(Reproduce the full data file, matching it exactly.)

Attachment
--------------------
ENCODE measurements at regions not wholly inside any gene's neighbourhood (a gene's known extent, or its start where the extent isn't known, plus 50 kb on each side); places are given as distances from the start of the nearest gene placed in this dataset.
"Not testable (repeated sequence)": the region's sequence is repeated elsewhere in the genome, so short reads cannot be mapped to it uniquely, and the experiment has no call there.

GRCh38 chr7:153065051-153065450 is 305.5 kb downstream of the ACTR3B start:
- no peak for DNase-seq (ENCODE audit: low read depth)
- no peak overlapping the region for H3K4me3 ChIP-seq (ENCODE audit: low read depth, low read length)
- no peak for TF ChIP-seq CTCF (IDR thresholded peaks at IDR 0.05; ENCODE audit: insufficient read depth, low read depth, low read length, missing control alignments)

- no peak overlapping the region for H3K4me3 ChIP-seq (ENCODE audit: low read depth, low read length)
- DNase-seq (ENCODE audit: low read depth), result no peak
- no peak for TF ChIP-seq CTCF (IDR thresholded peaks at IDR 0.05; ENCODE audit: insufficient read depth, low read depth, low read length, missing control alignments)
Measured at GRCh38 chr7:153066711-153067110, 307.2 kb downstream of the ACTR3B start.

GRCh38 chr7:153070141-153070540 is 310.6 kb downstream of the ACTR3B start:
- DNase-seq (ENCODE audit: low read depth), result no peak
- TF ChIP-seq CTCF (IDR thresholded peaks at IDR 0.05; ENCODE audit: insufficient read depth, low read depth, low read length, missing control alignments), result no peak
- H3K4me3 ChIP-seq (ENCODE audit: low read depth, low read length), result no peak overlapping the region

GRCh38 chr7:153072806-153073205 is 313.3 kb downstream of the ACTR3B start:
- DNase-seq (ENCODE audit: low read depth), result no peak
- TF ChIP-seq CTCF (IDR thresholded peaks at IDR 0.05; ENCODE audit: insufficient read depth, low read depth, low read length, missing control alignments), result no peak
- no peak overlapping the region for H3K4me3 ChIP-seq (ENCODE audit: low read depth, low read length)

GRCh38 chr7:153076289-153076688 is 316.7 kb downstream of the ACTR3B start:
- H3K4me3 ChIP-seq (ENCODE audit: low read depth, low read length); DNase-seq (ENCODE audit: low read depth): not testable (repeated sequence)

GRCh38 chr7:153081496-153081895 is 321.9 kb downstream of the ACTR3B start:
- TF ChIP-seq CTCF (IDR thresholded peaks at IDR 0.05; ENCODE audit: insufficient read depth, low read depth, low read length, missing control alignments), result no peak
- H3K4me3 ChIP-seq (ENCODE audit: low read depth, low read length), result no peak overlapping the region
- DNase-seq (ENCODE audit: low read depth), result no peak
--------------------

ENCODE measurements at regions not wholly inside any gene's neighbourhood (a gene's known extent, or its start where the extent isn't known, plus 50 kb on each side); places are given as distances from the start of the nearest gene placed in this dataset.
"Not testable (repeated sequence)": the region's sequence is repeated elsewhere in the genome, so short reads cannot be mapped to it uniquely, and the experiment has no call there.

GRCh38 chr7:153065051-153065450 is 305.5 kb downstream of the ACTR3B start:
- no peak for DNase-seq (ENCODE audit: low read depth)
- no peak overlapping the region for H3K4me3 ChIP-seq (ENCODE audit: low read depth, low read length)
- no peak for TF ChIP-seq CTCF (IDR thresholded peaks at IDR 0.05; ENCODE audit: insufficient read depth, low read depth, low read length, missing control alignments)

- no peak overlapping the region for H3K4me3 ChIP-seq (ENCODE audit: low read depth, low read length)
- DNase-seq (ENCODE audit: low read depth), result no peak
- no peak for TF ChIP-seq CTCF (IDR thresholded peaks at IDR 0.05; ENCODE audit: insufficient read depth, low read depth, low read length, missing control alignments)
Measured at GRCh38 chr7:153066711-153067110, 307.2 kb downstream of the ACTR3B start.

GRCh38 chr7:153070141-153070540 is 310.6 kb downstream of the ACTR3B start:
- DNase-seq (ENCODE audit: low read depth), result no peak
- TF ChIP-seq CTCF (IDR thresholded peaks at IDR 0.05; ENCODE audit: insufficient read depth, low read depth, low read length, missing control alignments), result no peak
- H3K4me3 ChIP-seq (ENCODE audit: low read depth, low read length), result no peak overlapping the region

GRCh38 chr7:153072806-153073205 is 313.3 kb downstream of the ACTR3B start:
- DNase-seq (ENCODE audit: low read depth), result no peak
- TF ChIP-seq CTCF (IDR thresholded peaks at IDR 0.05; ENCODE audit: insufficient read depth, low read depth, low read length, missing control alignments), result no peak
- no peak overlapping the region for H3K4me3 ChIP-seq (ENCODE audit: low read depth, low read length)

GRCh38 chr7:153076289-153076688 is 316.7 kb downstream of the ACTR3B start:
- H3K4me3 ChIP-seq (ENCODE audit: low read depth, low read length); DNase-seq (ENCODE audit: low read depth): not testable (repeated sequence)

GRCh38 chr7:153081496-153081895 is 321.9 kb downstream of the ACTR3B start:
- TF ChIP-seq CTCF (IDR thresholded peaks at IDR 0.05; ENCODE audit: insufficient read depth, low read depth, low read length, missing control alignments), result no peak
- H3K4me3 ChIP-seq (ENCODE audit: low read depth, low read length), result no peak overlapping the region
- DNase-seq (ENCODE audit: low read depth), result no peak